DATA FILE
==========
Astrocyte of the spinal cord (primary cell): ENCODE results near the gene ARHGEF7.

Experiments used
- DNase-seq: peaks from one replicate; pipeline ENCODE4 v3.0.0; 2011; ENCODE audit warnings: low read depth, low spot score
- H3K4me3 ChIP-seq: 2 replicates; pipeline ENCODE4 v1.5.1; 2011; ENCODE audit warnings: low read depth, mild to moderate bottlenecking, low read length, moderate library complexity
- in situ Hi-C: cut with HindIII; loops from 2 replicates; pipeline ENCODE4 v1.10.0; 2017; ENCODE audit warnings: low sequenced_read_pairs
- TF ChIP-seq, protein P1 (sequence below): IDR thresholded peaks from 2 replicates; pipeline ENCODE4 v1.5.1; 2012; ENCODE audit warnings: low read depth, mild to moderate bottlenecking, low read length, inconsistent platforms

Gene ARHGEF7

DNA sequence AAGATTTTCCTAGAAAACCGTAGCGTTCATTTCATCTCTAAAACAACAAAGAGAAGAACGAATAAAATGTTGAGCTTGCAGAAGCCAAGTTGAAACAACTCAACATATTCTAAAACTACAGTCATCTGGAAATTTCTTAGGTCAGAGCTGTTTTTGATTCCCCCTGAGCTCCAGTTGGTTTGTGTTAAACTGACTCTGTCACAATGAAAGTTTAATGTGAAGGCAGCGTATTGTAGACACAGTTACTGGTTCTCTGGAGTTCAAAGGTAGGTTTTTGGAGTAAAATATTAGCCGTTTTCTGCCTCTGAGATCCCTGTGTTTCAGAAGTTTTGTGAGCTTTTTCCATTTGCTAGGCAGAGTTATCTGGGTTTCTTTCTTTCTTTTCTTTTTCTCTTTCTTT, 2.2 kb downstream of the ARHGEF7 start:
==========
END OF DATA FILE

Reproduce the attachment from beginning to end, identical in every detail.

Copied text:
Astrocyte of the spinal cord (primary cell): ENCODE results near the gene ARHGEF7.

Experiments used
- DNase-seq: peaks from one replicate; pipeline ENCODE4 v3.0.0; 2011; ENCODE audit warnings: low read depth, low spot score
- H3K4me3 ChIP-seq: 2 replicates; pipeline ENCODE4 v1.5.1; 2011; ENCODE audit warnings: low read depth, mild to moderate bottlenecking, low read length, moderate library complexity
- in situ Hi-C: cut with HindIII; loops from 2 replicates; pipeline ENCODE4 v1.10.0; 2017; ENCODE audit warnings: low sequenced_read_pairs
- TF ChIP-seq, protein P1 (sequence below): IDR thresholded peaks from 2 replicates; pipeline ENCODE4 v1.5.1; 2012; ENCODE audit warnings: low read depth, mild to moderate bottlenecking, low read length, inconsistent platforms

Gene ARHGEF7

DNA sequence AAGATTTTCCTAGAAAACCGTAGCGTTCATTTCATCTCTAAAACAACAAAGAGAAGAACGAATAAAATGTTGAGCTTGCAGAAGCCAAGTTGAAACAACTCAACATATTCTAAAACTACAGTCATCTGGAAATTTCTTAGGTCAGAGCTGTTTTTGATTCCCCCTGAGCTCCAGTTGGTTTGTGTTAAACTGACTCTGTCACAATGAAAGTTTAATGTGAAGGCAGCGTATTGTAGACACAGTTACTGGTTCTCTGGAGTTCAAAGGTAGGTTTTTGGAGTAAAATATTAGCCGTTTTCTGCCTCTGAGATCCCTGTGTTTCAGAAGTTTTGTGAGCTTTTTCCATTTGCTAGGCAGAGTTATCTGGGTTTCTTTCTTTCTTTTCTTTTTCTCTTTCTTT, 2.2 kb downstream of the ARHGEF7 start: